Before discussing the only item on the agenda–Mayor Emanuel’s proposed ordinance authorizing the expenditure of Open Space Impact Fees (OSIF) for Kennicott Par–the Committee’s newly appointed Chairman Tom Tunney (44), who dubbed his committee “The Party Committee”, thought it would be helpful if a representative from the Department of Planning and Development explain what OSIFs are and how they are used.

Committee Members Present: Chairman Tom Tunney (44), Roderick Sawyer (6), Leslie Hairston (7), Patrick Daley Thompson (11), Marty Quinn (13), Derrick Curtis (18), Michael Scott, Jr. (24), Walter Burnett Jr. (27), Milly Santiago (31), Scott Waguespack (32), Carlos Ramirez-Rosa (35), Michelle Smith (43), John Arena (45), Ameya Pawar (47), Debra Silverstein (50)

Meg Gustafson, with the Department of Planning and Development’s Sustainable and Open Space Division, told the aldermen that the program enacted in 1998 is a fee on new residential development permits that is collected by one of the 77 designated community areas around the city. People can get credit for on-site open space, but most single-family and smaller residential permits tend to pay directly into the fund. A community area must get DPD approval before spending any money in the fund. DPD then submits those proposals to Ald. Tunney’s committee.

Gustafson stressed that the fees can only be spent on new open space development projects, or proposals to expand existing open space. She adds that since since the program’s inception, community areas have collected $54M in open space fees, $4M of which is still available. The money helped pay for 47 new Park District parks, 20 Park District expansions, 6 campus parks, 25 neighborspace gardens, 25 school gardens built on “open land,” and 9 trail and riverwalk projects, like the new 606 Trail.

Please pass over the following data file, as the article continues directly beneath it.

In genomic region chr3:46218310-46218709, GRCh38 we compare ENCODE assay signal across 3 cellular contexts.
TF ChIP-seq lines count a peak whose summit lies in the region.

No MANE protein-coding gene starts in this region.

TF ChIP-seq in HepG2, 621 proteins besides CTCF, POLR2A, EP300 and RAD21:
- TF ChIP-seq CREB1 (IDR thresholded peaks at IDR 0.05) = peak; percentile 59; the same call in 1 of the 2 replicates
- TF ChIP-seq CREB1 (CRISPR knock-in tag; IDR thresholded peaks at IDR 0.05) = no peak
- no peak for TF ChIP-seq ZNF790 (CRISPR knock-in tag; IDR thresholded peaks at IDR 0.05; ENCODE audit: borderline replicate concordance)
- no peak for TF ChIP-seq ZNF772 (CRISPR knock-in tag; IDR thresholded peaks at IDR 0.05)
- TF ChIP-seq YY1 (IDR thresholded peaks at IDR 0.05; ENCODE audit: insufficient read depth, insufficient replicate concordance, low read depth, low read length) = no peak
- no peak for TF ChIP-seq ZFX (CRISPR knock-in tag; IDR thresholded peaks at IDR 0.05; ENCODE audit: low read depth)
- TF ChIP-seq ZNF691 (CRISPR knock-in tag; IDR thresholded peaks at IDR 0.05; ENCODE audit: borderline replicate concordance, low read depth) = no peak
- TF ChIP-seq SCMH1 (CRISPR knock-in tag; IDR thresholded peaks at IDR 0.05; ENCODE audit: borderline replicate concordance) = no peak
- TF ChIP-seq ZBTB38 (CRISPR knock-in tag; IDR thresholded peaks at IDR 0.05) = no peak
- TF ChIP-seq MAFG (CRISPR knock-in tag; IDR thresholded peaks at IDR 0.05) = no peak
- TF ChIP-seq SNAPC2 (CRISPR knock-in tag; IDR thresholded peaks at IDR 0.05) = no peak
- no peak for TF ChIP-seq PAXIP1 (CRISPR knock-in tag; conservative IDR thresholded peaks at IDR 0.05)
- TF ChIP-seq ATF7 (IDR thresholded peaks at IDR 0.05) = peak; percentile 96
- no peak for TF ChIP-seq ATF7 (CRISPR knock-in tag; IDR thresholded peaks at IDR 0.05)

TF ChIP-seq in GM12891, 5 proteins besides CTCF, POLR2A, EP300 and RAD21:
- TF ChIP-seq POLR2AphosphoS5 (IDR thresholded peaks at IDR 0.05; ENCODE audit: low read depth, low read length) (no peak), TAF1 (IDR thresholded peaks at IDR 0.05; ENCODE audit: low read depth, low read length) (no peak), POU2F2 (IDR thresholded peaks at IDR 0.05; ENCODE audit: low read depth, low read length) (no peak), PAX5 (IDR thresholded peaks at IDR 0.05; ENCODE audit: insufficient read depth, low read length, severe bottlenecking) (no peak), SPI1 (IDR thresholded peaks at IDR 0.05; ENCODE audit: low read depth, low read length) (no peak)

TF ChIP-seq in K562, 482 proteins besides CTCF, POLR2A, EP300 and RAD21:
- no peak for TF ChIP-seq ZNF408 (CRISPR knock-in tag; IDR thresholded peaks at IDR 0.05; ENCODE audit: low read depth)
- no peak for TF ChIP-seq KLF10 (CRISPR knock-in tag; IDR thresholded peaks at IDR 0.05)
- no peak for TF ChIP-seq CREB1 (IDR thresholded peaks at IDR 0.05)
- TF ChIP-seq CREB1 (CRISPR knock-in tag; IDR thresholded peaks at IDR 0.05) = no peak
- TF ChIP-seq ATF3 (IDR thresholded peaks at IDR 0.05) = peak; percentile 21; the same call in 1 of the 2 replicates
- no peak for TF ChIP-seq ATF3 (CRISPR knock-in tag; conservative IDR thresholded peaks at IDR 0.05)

Ald. Marty Quinn (13) asked what projects were not approved, and why they didn’t qualify. Gustafson said plans to transform existing open space, like turning a tennis court into a basketball court, get rejected. Quinn then asked that DPD provide a breakdown of how the fees were spent by wards. Gustafson said it was possible but noted that community areas, like TIFs, overlap ward boundaries.

Ald. Scott Waguespack (32) says he has tried to get DPD to raise the open space fees to finance more projects, and asked if DPD was making any headway. Gustafson told him while the department has looked into it, “about four times in the last 5 years, there is never a good time to raise a fee.” She also said increasing the fee wouldn’t impact distribution, because areas that have a lot of new residential development collect more fees.

Ald. Ameya Pawar (47) agreed the fee is too low and should be raised. Ald. Leslie Hairston (5) raised concern that while there is a lot more green development on the north side of Chicago, she has noticed that the Park District has been planting “wild grass” all around her South Side ward, which makes it impossible for residents to enjoy open space. When Ald. Tunney asked that the representative from the Park District elaborate on the process, he said he couldn’t comment.

When the committee eventually moved on to the scheduled agenda, Doreen O’Donnell, the research and planning manager for the Chicago Park District, testified in support of the Kennecott Park Expansion Project in the 4th Ward. She said the the Park District would use the remaining $290,364 from the Kenwood Community Open Space Fees Fund to to expand the park on land it acquired years ago, close an alley, remove a light pole, and add new pathways, benches, greenery, and fencing.